Danny Faircloth does CD with Willie Nelson

December 02, 2000

Danny Faircloth does CD with Willie Nelson

By DAVE McMILLION / Staff Writer

MARTINSBURG, W.Va. - Danny Faircloth has consistently worked at the art of being a songwriter, and some people in the music industry believe he is hitting his stride.

After all, sharing space on a compact disc with Willie Nelson is nothing to sneeze at, his supporters say.

Last June, Faircloth competed with 160 other performers at a Star Search competition in Hagerstown. His performance of his song "Hand-in-Hand" led to Faircloth being selected to have the song included on a new compilation CD called "Nashville Music Express."

The CD features 21 performers and includes a song co-performed by country music legend Nelson and Curtis Potter, Faircloth said.

"Nashville Music Express" is receiving airplay in 46 European countries and Faircloth is anxiously waiting to see how the CD and his song fare on radio hit charts in those countries.

Country music can receive rave reviews abroad, and is sometimes distributed first in European countries to determine its potential for success, Faircloth said.


"As of right now, we're really tickled about this CD, especially with Willie Nelson being on it," said Faircloth's girlfriend, April Dugan, who has worked hard to support Faircloth.

Billy Joe Burnette, a Nashville producer who also has a song on "Nashville Music Express," said he is impressed with Faircloth's songwriting. Burnette said he turns down songs on a regular basis, but he considers Faircloth a "deep writer."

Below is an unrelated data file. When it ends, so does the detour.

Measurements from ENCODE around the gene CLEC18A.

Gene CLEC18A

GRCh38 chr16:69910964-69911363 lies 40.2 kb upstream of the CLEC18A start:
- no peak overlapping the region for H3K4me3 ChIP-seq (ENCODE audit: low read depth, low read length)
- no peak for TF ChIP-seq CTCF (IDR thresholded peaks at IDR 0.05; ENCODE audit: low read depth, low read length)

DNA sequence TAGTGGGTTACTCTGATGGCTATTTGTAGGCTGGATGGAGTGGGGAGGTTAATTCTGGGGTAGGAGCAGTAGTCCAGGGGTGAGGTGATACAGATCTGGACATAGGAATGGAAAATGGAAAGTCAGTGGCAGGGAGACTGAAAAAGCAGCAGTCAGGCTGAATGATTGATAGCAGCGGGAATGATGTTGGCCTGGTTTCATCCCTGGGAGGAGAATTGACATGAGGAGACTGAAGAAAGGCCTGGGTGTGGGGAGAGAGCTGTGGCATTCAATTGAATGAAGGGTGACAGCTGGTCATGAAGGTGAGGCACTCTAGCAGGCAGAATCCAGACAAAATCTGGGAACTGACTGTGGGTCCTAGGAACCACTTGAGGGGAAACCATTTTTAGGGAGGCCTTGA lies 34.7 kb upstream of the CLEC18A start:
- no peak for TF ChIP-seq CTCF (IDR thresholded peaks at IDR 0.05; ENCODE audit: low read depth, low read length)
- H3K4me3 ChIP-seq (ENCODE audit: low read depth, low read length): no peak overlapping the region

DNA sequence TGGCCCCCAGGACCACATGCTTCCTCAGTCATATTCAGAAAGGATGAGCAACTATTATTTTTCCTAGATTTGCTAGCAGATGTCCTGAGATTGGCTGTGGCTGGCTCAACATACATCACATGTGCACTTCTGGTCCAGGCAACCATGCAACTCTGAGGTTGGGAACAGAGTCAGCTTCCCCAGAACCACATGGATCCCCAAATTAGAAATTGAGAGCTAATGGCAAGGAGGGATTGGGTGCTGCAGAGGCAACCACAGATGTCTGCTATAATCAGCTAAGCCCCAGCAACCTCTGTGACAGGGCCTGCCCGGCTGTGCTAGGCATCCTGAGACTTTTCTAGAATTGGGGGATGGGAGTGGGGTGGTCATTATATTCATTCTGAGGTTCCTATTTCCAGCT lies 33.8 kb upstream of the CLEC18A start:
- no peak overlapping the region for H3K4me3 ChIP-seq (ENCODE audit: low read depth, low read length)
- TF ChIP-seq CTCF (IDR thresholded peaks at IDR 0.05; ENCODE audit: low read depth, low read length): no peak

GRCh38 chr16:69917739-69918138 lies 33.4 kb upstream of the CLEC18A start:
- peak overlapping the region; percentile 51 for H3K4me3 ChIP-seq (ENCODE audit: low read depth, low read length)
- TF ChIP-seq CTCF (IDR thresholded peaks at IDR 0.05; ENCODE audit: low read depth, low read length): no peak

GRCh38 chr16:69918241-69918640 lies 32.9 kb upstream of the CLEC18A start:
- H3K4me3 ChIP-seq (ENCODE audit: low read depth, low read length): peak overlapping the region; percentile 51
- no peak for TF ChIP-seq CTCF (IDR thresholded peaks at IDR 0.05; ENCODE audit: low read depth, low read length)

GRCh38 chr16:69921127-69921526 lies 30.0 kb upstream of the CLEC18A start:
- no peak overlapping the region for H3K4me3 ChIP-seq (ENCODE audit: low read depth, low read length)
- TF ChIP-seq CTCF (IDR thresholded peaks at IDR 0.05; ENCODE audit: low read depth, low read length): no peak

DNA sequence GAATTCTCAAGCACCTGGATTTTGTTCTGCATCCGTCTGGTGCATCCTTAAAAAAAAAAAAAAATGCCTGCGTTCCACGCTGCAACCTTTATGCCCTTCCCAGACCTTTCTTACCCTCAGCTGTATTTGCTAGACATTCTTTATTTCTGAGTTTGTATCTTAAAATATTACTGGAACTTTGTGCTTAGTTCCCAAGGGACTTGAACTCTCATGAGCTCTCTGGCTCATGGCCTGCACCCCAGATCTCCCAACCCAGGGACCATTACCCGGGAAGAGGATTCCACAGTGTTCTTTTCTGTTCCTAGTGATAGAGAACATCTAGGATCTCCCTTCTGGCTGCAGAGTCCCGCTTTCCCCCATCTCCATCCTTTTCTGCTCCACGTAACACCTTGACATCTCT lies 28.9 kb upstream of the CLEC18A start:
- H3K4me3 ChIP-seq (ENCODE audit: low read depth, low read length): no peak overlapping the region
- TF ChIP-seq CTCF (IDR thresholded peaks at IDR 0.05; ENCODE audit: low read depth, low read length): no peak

"I really like him, personally. As far as my own personal opinion, I think he's going to be great," Burnette said.

In "Hand-in-Hand," Faircloth sings about being in long-term relationships and how couples can endure challenges the longer they stay together.

Faircloth said he is well aware of how difficult it is to get a break in the music business.

Although Faircloth performs in public periodically, he focuses mostly on recording his music. Faircloth said he produces the CDs in hopes of finding a recording company that will like his music enough to award him a contract.

"It's a hard thing to do. We need the professional people to get there," said Faircloth, whose day job is working at Tru-Serv Corp. distribution center in Hagerstown.

In 1998, Faircloth produced about 100 copies of his CD "Single Mind." He produced about 300 copies of his most recent CD, "Vertical Bars."

Friends and business acquaintances of Faircloth describe his music as having its own unique style, sort of "modern country."

"I feel very comfortable about me having my own style. It really doesn't fit into a country mode," Faircloth said.

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